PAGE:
Fast-growing Frederick has edged Rockville to become the second-largest city in Maryland, according to Census Bureau estimates released Tuesday.
“I think it reflects a growth trend,” said Joe Lebherz, president of the Chamber of Commerce of Frederick County. “We’ve got a great city here and people see that, and I know they’re going to keep on coming.”
Baltimore is still the largest city by far, with 675,401 residents. But Frederick’s population jumped 15 percent between 1990 and 1996, to 46,227, putting it slightly ahead of Rockville and its 46,019 residents.
Rockville had held the title of No. 2 city in Maryland since the 1970 census, when the growing suburb topped Hagerstown.
Losers in the population column said there are more important things to their cities than numbers.
“I don’t think you can compare Frederick to Rockville,” said Michelle Saxty, executive director of the Rockville Chamber of Commerce. “Rockville has so much more to offer. Frederick may be higher density as far as residential, but where do people in Frederick go to do their shopping?”
That attitude rankled a Frederick official.
“Frederick is trying really hard to try to maintain its own identity and not be like Rockville,” said Frances Baker, president pro tem of Frederick’s Board of Aldermen. “We don’t want to be Everywhere, U.S.A. We want to be Frederick, with its historical past and its heritage.”
The new numbers might help end a six-month dispute between Frederick, Rockville and Gaithersburg over which city ranks No. 2.
In March, Gaithersburg Mayor Ed Bohrer claimed his city had overtaken Rockville as No. 2, following a count from the Gaithersburg Planning Department. But the Census estimates Gaithersburg’s population at 45,361, although the city is rapidly gaining on Rockville.
Saxty said she might continue to call her city the second- largest in the state until the next exact census count in 2000.
More than pride is at stake in the census. The state government bases its to municipalities on the population estimates and the 2000 census will determine boundaries for congressional and legislative districts.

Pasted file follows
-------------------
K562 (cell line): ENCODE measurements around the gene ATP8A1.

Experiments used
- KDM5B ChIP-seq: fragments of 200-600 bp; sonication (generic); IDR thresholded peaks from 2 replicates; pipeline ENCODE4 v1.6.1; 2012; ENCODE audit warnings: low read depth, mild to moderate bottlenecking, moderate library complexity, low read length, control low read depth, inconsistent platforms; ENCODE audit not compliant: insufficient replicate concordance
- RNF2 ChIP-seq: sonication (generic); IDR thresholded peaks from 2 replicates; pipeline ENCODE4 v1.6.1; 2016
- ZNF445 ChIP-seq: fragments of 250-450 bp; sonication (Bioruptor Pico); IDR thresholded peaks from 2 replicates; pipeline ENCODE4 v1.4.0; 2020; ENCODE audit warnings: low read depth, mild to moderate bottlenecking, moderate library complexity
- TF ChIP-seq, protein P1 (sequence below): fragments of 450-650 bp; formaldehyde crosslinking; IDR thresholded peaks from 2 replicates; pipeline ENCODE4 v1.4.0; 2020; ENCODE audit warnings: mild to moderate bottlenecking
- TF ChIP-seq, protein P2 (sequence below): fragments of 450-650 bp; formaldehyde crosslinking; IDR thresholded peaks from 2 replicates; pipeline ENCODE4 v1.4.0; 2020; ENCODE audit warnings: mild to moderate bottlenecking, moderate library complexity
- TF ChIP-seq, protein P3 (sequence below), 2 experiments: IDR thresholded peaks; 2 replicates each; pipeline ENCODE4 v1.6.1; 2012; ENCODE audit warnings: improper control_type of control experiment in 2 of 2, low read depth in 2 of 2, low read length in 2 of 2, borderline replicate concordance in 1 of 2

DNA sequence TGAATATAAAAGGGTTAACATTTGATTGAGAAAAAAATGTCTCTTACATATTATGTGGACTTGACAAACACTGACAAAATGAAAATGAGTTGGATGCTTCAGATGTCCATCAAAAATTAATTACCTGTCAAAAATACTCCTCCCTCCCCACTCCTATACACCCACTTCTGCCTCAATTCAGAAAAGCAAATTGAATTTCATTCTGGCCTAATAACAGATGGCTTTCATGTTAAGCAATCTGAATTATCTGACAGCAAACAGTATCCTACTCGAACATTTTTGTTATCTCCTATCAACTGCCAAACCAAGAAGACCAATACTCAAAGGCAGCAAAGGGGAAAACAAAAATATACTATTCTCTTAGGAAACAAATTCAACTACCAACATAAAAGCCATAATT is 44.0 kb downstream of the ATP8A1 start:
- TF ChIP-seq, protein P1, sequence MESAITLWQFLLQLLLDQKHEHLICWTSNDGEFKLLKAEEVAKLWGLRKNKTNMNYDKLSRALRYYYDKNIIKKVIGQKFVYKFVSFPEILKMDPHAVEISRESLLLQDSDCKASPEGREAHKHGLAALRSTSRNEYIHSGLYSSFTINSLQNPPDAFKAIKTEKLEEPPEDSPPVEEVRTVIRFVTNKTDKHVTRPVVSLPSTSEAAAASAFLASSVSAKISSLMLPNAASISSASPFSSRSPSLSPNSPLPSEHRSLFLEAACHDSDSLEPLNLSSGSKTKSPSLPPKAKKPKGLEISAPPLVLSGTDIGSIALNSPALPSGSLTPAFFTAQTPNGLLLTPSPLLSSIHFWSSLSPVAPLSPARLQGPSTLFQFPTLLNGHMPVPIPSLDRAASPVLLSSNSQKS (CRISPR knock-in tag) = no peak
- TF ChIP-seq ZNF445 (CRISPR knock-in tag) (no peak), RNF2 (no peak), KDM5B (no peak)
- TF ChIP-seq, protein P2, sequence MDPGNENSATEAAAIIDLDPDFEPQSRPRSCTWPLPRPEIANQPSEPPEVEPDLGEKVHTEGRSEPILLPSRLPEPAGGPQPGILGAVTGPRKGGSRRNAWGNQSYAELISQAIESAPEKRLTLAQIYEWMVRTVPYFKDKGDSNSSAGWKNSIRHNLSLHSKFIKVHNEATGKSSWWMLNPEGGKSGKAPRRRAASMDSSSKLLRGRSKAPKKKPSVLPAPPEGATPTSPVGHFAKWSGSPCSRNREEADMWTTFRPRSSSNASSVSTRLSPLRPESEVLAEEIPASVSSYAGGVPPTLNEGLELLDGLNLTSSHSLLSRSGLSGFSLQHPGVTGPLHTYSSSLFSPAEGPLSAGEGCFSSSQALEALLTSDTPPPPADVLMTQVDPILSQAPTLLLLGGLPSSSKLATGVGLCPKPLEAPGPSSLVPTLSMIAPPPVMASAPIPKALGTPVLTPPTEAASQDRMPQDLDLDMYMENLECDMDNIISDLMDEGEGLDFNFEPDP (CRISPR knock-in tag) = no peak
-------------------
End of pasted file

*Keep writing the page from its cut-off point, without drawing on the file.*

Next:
Meanwhile, Baltimore City’s population has dropped to its lowest level since the 1910 census. Charm City has lost more than 60,000 people since 1990.
Baltimore is now the 15th largest city in the country, down from 14 in 1990. Jacksonville, Fla., now outranks Baltimore by 4,391 people.
The city now has fewer residents than Montgomery and Prince George’s counties and, for the first time, Baltimore County.
Among Maryland cities with more than 10,000 people, Cumberland, Cambridge, Hagerstown and Laurel also dropped in population.
Westminster is Maryland’s fastest-growing city among those with more than 10,000 people. The Carroll County seat grew by 15.4 percent between 1990 and 1996, reaching a population of 15,073.
Marylanders looking for a balance between the sprawling suburbs and declining central cities might want to try Aberdeen. Between 1990 and 1996, the town grew by a grand total of three people. City 1990 Population
1996 Population (estimate)
Percent change, 1990-96 Baltimore 736,014 675,401 -8.2 Frederick 40,816
15.0 Rockville 44,830
2.7 Gaithersburg 39,676
-1.9 Annapolis 33,195
0.1 College Park 23,714
-5.8 Greenbelt 20,561
6.2 Salisbury 20,592
-1.9 Takoma Park
5.8 Aberdeen 13,087
0.0 New Carrollton 12,002
6.7 Cambridge 11,514
8.8 Havre de Grace 8,952